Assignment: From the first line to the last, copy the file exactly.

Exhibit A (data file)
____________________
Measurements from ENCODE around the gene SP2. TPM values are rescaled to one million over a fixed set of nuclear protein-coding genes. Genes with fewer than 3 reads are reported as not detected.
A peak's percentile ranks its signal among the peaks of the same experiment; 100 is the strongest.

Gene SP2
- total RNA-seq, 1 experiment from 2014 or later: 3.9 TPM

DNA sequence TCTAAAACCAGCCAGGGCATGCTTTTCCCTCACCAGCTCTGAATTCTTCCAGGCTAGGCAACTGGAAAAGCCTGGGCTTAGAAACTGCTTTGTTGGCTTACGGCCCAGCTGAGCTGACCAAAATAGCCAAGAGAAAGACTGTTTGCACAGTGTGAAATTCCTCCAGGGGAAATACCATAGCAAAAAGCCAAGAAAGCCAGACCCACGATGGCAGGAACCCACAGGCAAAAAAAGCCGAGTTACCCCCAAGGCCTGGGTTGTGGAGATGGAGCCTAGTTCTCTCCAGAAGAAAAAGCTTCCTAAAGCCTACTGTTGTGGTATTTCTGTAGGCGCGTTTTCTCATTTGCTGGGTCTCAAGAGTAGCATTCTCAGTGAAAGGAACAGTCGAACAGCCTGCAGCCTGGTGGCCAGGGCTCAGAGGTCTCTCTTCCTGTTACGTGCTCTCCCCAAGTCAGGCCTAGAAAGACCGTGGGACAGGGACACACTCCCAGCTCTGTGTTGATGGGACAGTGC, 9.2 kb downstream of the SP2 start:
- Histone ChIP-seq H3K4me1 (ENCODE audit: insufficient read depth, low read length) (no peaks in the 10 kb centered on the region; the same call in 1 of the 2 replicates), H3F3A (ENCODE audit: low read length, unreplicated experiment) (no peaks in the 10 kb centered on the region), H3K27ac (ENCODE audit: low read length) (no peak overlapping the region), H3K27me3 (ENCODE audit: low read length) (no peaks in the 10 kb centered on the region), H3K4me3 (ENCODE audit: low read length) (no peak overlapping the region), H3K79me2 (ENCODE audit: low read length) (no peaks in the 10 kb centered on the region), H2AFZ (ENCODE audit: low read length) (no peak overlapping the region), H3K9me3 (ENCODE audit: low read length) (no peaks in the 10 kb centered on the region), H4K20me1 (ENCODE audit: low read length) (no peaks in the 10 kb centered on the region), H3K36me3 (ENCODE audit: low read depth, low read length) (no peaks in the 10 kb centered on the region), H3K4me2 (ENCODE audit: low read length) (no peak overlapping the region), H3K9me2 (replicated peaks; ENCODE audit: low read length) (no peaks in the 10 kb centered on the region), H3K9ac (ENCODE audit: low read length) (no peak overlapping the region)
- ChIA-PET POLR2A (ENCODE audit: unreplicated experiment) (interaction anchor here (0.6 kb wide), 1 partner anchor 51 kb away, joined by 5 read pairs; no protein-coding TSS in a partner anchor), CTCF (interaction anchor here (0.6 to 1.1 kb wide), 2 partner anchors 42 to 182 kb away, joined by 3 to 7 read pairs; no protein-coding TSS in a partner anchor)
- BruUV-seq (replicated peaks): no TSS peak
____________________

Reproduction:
Measurements from ENCODE around the gene SP2. TPM values are rescaled to one million over a fixed set of nuclear protein-coding genes. Genes with fewer than 3 reads are reported as not detected.
A peak's percentile ranks its signal among the peaks of the same experiment; 100 is the strongest.

Gene SP2
- total RNA-seq, 1 experiment from 2014 or later: 3.9 TPM

DNA sequence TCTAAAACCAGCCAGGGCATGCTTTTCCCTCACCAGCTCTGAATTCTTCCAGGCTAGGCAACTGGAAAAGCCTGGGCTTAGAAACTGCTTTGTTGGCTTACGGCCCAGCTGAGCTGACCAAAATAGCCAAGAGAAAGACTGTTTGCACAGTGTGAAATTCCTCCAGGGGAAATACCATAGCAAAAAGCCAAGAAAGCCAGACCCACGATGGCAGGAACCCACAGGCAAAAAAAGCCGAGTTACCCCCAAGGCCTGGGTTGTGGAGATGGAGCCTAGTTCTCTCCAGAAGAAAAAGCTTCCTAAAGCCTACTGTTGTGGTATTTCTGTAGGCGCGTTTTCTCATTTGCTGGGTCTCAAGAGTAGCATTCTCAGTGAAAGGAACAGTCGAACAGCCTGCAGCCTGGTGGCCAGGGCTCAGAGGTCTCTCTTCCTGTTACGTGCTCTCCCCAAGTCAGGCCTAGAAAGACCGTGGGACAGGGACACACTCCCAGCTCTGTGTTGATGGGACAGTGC, 9.2 kb downstream of the SP2 start:
- Histone ChIP-seq H3K4me1 (ENCODE audit: insufficient read depth, low read length) (no peaks in the 10 kb centered on the region; the same call in 1 of the 2 replicates), H3F3A (ENCODE audit: low read length, unreplicated experiment) (no peaks in the 10 kb centered on the region), H3K27ac (ENCODE audit: low read length) (no peak overlapping the region), H3K27me3 (ENCODE audit: low read length) (no peaks in the 10 kb centered on the region), H3K4me3 (ENCODE audit: low read length) (no peak overlapping the region), H3K79me2 (ENCODE audit: low read length) (no peaks in the 10 kb centered on the region), H2AFZ (ENCODE audit: low read length) (no peak overlapping the region), H3K9me3 (ENCODE audit: low read length) (no peaks in the 10 kb centered on the region), H4K20me1 (ENCODE audit: low read length) (no peaks in the 10 kb centered on the region), H3K36me3 (ENCODE audit: low read depth, low read length) (no peaks in the 10 kb centered on the region), H3K4me2 (ENCODE audit: low read length) (no peak overlapping the region), H3K9me2 (replicated peaks; ENCODE audit: low read length) (no peaks in the 10 kb centered on the region), H3K9ac (ENCODE audit: low read length) (no peak overlapping the region)
- ChIA-PET POLR2A (ENCODE audit: unreplicated experiment) (interaction anchor here (0.6 kb wide), 1 partner anchor 51 kb away, joined by 5 read pairs; no protein-coding TSS in a partner anchor), CTCF (interaction anchor here (0.6 to 1.1 kb wide), 2 partner anchors 42 to 182 kb away, joined by 3 to 7 read pairs; no protein-coding TSS in a partner anchor)
- BruUV-seq (replicated peaks): no TSS peak